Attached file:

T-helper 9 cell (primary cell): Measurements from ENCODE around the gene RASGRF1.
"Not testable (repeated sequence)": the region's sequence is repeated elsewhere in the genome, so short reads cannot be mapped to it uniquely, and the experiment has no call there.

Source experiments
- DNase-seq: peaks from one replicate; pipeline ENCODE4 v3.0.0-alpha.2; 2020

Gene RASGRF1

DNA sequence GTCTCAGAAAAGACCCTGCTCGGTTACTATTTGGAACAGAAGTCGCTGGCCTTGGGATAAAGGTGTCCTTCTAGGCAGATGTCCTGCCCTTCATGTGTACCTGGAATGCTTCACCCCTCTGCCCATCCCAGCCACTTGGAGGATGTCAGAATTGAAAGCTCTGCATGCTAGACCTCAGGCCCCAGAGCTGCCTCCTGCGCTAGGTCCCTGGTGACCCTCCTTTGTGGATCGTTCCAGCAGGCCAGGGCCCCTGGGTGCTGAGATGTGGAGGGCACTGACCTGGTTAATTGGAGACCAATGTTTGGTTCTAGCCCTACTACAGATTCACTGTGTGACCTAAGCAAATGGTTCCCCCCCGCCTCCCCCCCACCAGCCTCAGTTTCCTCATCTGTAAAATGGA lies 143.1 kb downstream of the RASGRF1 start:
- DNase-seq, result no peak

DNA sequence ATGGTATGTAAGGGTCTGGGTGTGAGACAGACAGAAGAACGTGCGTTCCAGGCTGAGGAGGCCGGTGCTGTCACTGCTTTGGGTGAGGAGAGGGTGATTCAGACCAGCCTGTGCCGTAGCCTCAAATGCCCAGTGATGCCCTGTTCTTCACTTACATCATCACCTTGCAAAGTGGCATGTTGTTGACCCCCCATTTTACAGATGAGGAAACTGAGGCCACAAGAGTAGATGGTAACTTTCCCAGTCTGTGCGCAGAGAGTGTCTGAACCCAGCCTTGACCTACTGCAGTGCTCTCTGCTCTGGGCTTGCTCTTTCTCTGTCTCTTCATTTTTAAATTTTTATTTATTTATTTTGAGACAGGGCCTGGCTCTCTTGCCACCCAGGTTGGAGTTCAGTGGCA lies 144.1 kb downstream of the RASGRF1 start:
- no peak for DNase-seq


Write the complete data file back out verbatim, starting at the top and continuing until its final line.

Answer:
T-helper 9 cell (primary cell): Measurements from ENCODE around the gene RASGRF1.
"Not testable (repeated sequence)": the region's sequence is repeated elsewhere in the genome, so short reads cannot be mapped to it uniquely, and the experiment has no call there.

Source experiments
- DNase-seq: peaks from one replicate; pipeline ENCODE4 v3.0.0-alpha.2; 2020

Gene RASGRF1

DNA sequence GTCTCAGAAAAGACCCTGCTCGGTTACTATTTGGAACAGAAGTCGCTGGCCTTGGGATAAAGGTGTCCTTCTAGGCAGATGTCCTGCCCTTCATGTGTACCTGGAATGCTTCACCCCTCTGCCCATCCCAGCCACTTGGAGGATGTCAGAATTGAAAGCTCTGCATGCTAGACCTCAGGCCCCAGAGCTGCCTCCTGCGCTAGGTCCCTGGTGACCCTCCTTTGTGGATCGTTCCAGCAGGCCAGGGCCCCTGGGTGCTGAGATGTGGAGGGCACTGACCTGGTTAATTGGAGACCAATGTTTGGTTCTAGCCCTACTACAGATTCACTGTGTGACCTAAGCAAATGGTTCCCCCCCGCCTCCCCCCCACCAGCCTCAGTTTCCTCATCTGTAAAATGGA lies 143.1 kb downstream of the RASGRF1 start:
- DNase-seq, result no peak

DNA sequence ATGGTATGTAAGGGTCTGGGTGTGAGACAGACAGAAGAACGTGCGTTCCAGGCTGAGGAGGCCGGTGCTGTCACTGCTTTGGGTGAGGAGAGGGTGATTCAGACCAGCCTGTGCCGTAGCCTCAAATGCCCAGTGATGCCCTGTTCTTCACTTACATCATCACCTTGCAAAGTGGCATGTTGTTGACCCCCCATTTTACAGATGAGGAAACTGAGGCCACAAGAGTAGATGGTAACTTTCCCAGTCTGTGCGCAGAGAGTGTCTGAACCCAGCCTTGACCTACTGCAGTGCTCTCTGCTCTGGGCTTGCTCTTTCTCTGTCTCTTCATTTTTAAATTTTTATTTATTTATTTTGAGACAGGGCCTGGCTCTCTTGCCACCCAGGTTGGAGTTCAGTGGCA lies 144.1 kb downstream of the RASGRF1 start:
- no peak for DNase-seq